But seriously... you don't need to repeat obvious things like that. We

can count as well as you can.

But more importantly, it is irrelevant. Is "ten items" important to this

problem? No. What if there were nine, or thirty five, or seven? Would the

problem of "removing matching items" change? No, the problem remains the

same regardless of how many items there are.

I'm trying to make a function where a search is initiated into the list
and any matching items with a first matching number/letter reaching four
are removed

In general, rather than removing items from a list, it is faster and

safer (less error-prone) to create a new list with the items not removed.

But either way, when trying to program, start by thinking about how *you*

would do this task by hand:

1) I would start by counting how many items start with each initial

letter: in your example I would count those starting with 'a' (4),

'7' (1), and so on.

2) Then go through those initial letters, and pick out the ones equal to

4 (or should that be "four or more"?). In this case, only 'a' is 4 or

more, but there could be multiple examples, say, 4 'a's and 6 'b's.

3) Then, either delete those items from the original list, *or* make a

new list with the remaining items. Making a new list is usually better.

Now start turning each step into Python code.

Step 1:

Iterate over each item, grab the first character of that item, and add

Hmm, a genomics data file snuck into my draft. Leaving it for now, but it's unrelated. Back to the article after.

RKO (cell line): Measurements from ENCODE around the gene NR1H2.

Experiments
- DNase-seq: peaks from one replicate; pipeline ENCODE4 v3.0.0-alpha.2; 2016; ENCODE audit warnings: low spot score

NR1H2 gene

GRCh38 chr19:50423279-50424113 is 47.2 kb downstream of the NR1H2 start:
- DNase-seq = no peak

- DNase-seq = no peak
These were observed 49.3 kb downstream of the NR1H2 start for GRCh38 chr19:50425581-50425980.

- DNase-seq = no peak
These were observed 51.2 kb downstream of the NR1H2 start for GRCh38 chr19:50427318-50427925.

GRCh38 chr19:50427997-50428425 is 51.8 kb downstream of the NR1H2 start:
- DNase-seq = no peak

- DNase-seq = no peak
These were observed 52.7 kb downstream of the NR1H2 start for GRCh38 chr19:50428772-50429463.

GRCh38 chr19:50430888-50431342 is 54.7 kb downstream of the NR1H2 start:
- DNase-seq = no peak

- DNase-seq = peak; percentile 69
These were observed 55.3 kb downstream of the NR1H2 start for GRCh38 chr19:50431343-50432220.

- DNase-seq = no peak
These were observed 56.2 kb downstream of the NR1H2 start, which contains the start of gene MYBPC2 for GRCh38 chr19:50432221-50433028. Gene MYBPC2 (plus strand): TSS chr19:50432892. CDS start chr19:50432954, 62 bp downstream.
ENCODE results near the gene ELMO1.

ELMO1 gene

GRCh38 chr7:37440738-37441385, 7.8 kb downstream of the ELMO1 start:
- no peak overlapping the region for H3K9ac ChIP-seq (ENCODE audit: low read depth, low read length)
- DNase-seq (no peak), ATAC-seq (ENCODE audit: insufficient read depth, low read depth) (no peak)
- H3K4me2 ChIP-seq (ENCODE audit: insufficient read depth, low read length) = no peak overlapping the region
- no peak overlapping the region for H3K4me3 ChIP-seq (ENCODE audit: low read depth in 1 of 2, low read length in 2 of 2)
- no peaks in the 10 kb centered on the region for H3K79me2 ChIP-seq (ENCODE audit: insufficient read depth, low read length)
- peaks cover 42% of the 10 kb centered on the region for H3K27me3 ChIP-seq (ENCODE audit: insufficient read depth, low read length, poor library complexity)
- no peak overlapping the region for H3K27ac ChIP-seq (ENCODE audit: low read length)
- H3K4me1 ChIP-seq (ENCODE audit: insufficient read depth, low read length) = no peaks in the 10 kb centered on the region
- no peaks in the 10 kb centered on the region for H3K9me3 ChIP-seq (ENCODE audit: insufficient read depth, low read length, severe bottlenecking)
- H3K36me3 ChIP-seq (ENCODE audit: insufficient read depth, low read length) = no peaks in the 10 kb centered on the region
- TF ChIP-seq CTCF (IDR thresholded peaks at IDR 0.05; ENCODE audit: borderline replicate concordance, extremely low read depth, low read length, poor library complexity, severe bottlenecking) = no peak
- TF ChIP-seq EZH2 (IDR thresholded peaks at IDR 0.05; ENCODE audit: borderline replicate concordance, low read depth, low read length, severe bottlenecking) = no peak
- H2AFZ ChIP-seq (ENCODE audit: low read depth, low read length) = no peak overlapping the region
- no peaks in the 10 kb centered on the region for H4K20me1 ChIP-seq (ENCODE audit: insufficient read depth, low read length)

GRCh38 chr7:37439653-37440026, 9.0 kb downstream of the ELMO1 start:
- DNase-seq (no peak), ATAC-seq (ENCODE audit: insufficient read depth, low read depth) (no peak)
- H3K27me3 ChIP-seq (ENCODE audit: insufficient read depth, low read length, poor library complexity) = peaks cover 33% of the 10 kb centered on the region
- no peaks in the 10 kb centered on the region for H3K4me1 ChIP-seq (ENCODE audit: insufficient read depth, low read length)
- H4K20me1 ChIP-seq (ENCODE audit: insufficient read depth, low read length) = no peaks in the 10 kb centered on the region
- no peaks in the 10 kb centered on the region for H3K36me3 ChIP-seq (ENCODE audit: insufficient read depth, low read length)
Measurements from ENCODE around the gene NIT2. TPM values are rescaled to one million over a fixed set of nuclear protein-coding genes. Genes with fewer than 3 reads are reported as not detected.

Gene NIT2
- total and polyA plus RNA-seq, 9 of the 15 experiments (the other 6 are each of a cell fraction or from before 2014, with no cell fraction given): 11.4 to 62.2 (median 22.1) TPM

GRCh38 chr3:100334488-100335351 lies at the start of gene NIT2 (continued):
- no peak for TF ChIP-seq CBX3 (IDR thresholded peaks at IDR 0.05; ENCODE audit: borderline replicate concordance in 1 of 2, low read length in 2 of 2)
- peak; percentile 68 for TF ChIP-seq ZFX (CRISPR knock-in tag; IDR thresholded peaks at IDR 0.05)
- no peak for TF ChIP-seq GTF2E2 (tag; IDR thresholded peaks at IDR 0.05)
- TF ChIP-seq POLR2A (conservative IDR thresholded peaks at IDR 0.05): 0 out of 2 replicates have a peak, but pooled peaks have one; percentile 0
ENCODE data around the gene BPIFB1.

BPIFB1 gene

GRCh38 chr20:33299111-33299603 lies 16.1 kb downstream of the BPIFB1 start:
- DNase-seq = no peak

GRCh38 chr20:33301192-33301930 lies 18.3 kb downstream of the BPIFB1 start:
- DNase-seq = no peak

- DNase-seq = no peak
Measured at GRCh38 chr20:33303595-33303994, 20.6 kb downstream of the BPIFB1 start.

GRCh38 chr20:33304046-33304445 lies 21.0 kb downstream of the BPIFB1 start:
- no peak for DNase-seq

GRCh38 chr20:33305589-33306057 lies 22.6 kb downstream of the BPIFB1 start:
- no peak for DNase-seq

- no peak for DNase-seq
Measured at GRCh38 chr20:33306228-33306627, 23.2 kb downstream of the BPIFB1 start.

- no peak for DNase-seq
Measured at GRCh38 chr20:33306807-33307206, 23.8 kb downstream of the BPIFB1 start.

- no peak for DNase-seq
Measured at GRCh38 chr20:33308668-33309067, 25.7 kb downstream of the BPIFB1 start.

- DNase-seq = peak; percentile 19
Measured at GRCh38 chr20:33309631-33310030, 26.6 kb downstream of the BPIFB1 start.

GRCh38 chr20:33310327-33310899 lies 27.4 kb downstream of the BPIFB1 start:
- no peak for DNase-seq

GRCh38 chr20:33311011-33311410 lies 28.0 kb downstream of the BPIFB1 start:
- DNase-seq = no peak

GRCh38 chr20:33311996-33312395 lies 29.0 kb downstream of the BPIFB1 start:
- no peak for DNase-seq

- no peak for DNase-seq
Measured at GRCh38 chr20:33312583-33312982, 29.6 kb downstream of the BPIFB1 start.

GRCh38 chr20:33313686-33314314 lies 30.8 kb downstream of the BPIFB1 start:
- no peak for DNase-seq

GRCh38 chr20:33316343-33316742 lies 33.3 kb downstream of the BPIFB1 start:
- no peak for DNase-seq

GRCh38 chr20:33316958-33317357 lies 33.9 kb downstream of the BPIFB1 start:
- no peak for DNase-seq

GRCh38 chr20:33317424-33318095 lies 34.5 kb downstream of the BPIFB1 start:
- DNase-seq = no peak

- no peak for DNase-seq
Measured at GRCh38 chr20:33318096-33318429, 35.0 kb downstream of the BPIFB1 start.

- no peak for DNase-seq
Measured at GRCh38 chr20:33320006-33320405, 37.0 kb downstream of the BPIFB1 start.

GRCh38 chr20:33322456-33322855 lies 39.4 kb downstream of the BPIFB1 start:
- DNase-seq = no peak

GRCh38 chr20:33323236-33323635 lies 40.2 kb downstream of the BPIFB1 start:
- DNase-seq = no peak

one to a counter.

for item in pHands[0]:

c = item[0] # Grab the first character.

if c in counts:

counts[c] += 1

else:

counts[c] = 1

This sets the counter to 1 the first time each character is seen,

doing that:

from collections import Counter

counts = Counter(item[0] for item in pHands[0])

but under the hood, it's essentially doing the same thing as I wrote

above.

Steps 2 and 3 can be done together:

new_list = []

for item in pHand[0]:

c = item[0]

# Look up the character in the counter.

if counts[c] < 4:

new_list.append(item)

pHand[0] = new_list

Thank you. I found all the replies useful but yours the most useful because of the descriptions and indepth steps so I could understand what the code did.

Would you also happen to know how I could go about setting up a list that keeps track of the removed sets?

For example, if there were 4 a's removed, that would be one set. And the list would be:

['a']

but if there was also 4j's in addition to the a's. It would be:

['a', 'j']

And so forth....

K

#### kevin4fong

Basically, I'm trying to find out how to remove matching items from a
list. But there doesn't seem to be any information on how to go about
doing this specific function.

The documentation cannot possibly cover every single one of the infinite